“Good, better, best.
Never let it rest,
until the good is better,
and the better, best”…
Isak Pretorius’s book that sets out to do just that.
This book is a newly published Jacana title.
After spending some time reading it,
I tried out some of his advice on a recent trip to Madikwe.
I have this book on my Smartphone
and it comes in extremely useful on game drives as,
unlike the printed version, it offers the calls of many of the species.
Now,with the addition of Isak’s book to my “bush library”,
I am ready for almost any photographic situation.
Except for running out of batteries!
By comparison,trees are the EASY part of bird photography…
They tend not to fly off, and if you miss the shot,
another one can be easily found
Not so with bird photography.
It requires the patience of Job and a really good sense of anticipation.
If you currently find yourself lacking in either of these areas,
THIS is the book for you!
Proper lighting, a clean background are important to both the image
and the identification of the species.
In this case a Steppe Buzzard.
If you are out alone or as part of a bird photography course,
it is easier to spend time changing positon to get all the aspects to line up.
Not so easy if you are in a game drive vehicle with other guests.
Chapter 7 gives you advice on getting close to your subject.
Either on foot, in a vehicle, by boat on from a hide
This is the type of image that may of us have.
Probably more than we would like to admit to.
This Insider’s Guide will make you more aware of what birds might do,
and how to anticipate that in order to capture the “perfect” image
This is NOT the way that this species would want to be photographed
Isak’s book will help you to get a shot like this.
The entire bird, in flight AND in focus
African Spoonbills make for interesting subjects.
Try to get them while they are foraging for food.
The “money-shot” is capturing them with a fish between their bills.
The book explains shutter speed, ISO and aperture in detail
Be aware of the background when you shoot.
This Three-banded Plover almost vanishes into the water behind it.
Unfortunately, I was unable to get a better shot.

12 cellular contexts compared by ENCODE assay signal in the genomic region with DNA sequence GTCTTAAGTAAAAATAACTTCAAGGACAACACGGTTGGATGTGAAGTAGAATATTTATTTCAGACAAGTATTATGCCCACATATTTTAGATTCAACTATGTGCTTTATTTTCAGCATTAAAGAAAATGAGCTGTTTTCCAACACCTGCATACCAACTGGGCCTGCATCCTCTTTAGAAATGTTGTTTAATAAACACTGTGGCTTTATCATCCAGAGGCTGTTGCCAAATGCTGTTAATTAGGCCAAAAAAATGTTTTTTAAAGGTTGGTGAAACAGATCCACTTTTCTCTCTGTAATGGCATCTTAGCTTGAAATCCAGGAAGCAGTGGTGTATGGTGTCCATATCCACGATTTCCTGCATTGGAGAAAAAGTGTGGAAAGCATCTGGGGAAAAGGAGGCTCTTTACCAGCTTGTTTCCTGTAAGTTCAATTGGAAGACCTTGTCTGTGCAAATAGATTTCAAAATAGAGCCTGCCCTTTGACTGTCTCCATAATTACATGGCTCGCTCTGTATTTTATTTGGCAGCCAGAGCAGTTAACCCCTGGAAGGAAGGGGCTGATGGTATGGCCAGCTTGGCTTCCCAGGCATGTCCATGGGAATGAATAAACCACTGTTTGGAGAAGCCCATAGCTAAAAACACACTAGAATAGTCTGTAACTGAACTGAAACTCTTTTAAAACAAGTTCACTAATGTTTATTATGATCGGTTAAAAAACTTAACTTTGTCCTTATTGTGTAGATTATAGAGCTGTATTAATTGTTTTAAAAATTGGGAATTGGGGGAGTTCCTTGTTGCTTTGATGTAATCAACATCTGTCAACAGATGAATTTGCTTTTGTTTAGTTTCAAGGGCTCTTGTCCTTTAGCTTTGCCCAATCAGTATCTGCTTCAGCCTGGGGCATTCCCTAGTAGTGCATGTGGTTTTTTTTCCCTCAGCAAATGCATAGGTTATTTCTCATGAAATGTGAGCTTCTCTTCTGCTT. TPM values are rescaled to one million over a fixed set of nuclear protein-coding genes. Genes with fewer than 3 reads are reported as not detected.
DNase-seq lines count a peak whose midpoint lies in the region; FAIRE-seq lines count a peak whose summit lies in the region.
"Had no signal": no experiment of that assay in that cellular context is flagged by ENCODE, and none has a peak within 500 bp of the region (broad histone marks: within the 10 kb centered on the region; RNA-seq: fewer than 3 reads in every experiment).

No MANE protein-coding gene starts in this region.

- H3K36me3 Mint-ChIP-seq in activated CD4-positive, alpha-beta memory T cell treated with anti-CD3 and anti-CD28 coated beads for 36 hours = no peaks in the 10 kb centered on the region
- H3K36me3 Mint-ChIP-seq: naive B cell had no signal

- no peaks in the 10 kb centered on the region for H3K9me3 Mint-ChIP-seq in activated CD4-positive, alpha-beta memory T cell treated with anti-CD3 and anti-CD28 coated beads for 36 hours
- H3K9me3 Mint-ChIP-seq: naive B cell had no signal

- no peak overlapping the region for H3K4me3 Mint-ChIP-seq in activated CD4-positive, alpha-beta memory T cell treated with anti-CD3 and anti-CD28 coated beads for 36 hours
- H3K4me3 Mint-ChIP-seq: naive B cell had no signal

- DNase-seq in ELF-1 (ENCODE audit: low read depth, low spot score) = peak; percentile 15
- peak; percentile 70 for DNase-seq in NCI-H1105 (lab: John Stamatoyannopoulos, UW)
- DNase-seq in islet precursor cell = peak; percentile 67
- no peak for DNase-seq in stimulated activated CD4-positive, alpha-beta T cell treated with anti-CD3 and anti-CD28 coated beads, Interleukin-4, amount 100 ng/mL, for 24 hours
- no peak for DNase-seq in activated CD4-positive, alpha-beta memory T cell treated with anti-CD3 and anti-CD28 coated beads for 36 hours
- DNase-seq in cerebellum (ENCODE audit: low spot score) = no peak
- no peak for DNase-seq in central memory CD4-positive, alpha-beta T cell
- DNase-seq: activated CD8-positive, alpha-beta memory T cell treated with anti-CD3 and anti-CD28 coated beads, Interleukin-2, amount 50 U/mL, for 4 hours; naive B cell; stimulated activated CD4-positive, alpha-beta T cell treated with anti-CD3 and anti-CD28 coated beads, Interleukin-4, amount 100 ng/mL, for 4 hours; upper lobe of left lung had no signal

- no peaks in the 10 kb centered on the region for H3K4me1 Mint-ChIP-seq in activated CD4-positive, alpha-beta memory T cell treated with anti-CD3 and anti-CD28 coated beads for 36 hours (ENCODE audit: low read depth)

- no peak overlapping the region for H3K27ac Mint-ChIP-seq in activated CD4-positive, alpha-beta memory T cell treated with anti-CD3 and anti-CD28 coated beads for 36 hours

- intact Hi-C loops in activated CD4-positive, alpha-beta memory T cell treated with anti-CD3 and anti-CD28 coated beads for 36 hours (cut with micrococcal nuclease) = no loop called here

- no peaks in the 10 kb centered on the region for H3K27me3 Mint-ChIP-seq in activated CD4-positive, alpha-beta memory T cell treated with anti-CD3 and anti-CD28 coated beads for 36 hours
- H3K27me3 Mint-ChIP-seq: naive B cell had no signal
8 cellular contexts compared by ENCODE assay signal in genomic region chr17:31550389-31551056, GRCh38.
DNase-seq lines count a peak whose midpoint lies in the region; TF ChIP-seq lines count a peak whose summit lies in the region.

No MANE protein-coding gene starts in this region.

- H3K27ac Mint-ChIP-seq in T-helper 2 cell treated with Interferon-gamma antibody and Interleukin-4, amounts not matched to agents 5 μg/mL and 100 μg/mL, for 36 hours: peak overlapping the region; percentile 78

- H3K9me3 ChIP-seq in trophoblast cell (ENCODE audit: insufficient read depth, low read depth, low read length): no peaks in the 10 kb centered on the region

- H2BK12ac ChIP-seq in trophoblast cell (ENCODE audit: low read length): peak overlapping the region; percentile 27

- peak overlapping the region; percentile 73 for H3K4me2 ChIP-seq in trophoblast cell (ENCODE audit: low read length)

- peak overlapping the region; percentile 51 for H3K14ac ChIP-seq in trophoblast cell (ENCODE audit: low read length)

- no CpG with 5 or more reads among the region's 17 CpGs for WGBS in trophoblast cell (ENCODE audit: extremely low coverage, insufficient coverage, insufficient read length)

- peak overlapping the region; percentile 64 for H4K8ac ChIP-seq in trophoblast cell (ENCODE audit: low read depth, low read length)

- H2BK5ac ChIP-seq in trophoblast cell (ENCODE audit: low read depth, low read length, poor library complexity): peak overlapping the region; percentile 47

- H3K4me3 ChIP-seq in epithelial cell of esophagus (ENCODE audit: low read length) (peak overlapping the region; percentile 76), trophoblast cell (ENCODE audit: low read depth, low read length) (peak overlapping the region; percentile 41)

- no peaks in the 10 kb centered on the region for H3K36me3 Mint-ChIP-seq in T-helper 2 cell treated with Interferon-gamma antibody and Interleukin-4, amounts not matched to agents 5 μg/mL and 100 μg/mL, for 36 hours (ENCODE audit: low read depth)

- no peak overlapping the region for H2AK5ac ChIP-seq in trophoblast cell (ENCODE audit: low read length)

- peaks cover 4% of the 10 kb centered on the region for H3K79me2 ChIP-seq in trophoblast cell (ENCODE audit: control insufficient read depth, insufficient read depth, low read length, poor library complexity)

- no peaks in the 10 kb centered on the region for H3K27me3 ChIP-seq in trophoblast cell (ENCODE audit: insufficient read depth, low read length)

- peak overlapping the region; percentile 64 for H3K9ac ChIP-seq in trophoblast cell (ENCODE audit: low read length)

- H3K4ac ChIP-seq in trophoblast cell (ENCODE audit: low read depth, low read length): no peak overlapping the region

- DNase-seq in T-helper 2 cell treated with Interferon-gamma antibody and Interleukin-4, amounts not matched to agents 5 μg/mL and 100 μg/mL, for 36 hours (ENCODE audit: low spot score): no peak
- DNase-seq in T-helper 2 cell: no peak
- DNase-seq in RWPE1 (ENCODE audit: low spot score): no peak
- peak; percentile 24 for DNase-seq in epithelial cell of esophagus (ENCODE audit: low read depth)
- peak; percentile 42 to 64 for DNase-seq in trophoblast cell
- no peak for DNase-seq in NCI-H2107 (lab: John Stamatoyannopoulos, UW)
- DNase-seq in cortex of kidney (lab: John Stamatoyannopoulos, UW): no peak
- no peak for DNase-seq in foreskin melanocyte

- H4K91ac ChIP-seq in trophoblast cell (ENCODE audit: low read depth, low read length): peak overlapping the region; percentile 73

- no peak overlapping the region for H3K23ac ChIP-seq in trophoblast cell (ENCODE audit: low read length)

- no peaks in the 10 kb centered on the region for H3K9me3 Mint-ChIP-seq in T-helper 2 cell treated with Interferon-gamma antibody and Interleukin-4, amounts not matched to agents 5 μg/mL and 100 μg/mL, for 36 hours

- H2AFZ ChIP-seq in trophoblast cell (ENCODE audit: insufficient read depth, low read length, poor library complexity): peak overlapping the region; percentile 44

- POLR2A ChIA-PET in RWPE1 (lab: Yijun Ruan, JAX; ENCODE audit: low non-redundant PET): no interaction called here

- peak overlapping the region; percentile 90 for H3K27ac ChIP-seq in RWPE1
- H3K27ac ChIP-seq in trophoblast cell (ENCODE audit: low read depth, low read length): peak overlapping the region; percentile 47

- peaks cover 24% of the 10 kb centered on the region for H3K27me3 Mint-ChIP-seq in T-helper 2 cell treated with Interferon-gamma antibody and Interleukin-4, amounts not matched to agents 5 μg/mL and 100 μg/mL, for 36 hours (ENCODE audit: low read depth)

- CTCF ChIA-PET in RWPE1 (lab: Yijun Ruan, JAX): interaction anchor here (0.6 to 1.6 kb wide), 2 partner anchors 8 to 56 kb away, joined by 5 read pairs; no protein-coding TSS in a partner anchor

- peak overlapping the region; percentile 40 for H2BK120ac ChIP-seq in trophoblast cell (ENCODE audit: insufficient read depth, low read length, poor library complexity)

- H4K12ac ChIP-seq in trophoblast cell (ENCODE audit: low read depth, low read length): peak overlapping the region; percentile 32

LBJ’s…the bain of every bird photographer.
But, in this case it was more their behaviour that attracted me.
The book extols the virtues of making
sure your subject best represents its species.
HOWEVER, don’t let that stop you from taking pictures.
Often the “fluff-up-your-feathers” images are representative
of a particular behaviour that you might not be aware of.
Even with all the information that the book offers,
being in the right place at the right time can result in a shot like this.
The excrement was part of a Puffadder breakfast
that this junior Brown Snake Eagle had been enjoying
before he was rudely interrupted by our vehicle.
This book will certainly give you something to roar about.
And the advice it dispenses is “almost” guaranteed
to make your bird photography better.
It might be too late for Christmas 2014,
but as a “give-yourself-a-gift”, it is be hard to beat
The chapters in the book are self explanatory and make for easy reading:
1) Choosing the right equipment:
2) Different modes for different applications:
3) Making good exposures
4) How light effects photography
5) How to make sharp images
6) Designing your images
7) Getting up close to your subject
8) Capturing bird behaviour
9) Bird photography hotspots
10) Different settings for different shots
Published by Jacana, it can be ordered from www.kalahari.com
In each chapter you will find tips from Isak on how to make your images “POP”…
Unlike magicians who refuse to share secrets,
this book lets you in his world and is transparent about what makes his images special.
My only complaint…
Isak only compares Canon and Nikon.
This is the age old camera equipment argument,
even though there are a plethora of DSLR bodies (and lenses)
that will offer you similar specs.
I have shot with Pentax equipment since 1974,
and I currently use a Pentax K5.
I am therefore not part of “the great debate”.
That being said,a generic guide to camera brands
might have been an option?
But that is a minor complaint.
Overall the books offers valuable advice
to every level of bird photographer.
He also makes mention of “point-and-squirt” cameras as back-up.
My current one is the Canon SX280HS.
It has given me great images and offers easy of use.
He does, however, redeem himself when it comes to lenses.
Here he has added a brand like Sigma which makes excellent quality lenses.
How and Where Where to Photograph Birds was reviewed for
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